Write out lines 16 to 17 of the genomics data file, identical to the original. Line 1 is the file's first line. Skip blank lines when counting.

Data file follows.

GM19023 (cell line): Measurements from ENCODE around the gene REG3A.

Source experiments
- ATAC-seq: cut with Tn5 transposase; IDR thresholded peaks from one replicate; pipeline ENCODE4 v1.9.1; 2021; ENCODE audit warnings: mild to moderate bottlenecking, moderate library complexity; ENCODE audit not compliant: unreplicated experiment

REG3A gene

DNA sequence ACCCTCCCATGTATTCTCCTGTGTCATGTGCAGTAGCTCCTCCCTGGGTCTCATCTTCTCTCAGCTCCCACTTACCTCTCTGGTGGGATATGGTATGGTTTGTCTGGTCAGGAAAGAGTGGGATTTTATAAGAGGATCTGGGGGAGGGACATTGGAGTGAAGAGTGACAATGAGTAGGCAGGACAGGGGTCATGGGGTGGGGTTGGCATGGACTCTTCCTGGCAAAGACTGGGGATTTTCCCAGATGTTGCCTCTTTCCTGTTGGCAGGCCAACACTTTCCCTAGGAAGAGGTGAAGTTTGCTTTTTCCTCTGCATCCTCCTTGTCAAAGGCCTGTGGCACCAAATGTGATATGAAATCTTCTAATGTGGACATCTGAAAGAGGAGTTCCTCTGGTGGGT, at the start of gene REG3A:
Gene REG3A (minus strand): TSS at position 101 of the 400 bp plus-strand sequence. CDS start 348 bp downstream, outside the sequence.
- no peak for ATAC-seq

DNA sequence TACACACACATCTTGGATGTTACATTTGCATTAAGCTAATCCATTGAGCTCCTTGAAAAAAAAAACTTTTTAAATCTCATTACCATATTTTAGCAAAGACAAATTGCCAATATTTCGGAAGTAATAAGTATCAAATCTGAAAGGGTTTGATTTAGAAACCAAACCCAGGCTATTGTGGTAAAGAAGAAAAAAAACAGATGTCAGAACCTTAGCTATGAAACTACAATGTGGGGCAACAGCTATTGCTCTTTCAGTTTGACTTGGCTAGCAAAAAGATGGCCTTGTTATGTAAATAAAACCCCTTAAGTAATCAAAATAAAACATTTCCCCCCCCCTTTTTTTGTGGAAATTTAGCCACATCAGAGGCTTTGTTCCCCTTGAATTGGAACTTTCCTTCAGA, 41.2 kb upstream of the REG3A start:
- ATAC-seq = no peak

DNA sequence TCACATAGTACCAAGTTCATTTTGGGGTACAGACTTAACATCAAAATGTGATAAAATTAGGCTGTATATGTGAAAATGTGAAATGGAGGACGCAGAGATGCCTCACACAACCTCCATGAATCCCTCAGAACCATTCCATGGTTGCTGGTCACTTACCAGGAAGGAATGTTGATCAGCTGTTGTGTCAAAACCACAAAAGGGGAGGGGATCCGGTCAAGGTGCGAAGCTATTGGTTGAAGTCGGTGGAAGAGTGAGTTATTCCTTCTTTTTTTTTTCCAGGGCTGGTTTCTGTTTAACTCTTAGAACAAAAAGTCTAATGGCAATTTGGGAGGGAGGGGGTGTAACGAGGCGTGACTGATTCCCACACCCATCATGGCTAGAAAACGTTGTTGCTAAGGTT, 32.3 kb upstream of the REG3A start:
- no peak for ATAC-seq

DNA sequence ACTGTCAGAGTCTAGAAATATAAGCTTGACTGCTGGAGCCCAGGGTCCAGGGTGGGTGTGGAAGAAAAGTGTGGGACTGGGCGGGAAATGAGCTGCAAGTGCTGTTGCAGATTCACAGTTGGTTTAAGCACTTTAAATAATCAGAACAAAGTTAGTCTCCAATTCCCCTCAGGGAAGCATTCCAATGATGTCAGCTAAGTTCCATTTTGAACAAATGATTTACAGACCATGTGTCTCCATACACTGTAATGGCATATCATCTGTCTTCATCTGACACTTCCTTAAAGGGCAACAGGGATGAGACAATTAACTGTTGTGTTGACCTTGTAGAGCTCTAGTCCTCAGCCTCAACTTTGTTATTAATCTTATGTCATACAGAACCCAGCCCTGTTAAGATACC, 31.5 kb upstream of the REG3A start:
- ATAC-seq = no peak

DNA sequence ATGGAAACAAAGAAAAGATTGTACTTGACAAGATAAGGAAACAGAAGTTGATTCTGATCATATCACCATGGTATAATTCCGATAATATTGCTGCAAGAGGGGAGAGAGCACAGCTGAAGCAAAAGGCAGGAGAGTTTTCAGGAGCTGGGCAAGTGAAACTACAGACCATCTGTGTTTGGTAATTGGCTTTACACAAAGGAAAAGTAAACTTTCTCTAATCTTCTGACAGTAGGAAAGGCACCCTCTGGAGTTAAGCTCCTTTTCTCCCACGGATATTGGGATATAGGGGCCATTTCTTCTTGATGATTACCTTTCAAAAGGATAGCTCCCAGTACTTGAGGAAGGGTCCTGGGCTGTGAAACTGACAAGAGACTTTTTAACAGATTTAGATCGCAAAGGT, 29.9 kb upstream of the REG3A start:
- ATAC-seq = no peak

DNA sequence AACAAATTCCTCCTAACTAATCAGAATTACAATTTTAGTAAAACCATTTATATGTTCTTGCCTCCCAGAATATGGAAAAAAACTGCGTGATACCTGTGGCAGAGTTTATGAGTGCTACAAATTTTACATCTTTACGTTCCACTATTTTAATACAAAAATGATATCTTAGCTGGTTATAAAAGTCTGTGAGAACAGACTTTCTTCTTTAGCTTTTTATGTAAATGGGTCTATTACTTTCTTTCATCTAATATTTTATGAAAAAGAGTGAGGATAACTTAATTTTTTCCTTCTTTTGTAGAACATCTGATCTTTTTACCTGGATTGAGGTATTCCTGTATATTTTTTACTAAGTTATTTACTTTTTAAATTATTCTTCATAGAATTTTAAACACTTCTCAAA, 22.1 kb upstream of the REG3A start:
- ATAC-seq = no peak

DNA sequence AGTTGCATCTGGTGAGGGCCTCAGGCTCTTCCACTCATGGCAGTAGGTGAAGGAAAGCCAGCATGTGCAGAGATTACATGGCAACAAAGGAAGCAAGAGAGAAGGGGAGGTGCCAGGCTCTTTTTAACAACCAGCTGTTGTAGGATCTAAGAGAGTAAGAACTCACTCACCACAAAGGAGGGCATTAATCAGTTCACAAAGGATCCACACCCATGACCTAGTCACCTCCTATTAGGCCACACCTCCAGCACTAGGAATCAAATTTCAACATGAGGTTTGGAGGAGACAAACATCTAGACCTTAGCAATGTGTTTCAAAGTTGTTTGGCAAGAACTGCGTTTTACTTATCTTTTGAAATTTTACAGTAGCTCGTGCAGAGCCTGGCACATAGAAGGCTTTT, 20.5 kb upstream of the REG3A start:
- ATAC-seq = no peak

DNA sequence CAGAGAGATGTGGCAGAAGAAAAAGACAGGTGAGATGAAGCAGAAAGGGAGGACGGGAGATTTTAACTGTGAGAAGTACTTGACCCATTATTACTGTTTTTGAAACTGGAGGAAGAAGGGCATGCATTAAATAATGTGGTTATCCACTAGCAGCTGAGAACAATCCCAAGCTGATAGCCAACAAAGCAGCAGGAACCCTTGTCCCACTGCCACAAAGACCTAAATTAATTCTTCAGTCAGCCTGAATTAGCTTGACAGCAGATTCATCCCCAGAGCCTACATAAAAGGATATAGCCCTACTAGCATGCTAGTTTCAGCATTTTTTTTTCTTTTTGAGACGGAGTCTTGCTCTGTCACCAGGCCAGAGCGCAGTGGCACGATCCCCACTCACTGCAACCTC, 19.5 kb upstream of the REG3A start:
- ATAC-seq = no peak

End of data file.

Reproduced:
DNA sequence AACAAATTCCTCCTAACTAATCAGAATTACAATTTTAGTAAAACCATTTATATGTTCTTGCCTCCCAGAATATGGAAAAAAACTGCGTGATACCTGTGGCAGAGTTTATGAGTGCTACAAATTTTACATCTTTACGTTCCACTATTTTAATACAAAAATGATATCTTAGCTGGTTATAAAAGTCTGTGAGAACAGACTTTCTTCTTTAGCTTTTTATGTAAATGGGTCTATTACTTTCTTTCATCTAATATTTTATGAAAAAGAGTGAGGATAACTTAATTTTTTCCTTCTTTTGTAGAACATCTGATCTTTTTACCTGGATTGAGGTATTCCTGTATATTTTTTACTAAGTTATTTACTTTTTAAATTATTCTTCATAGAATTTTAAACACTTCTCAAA, 22.1 kb upstream of the REG3A start:
- ATAC-seq = no peak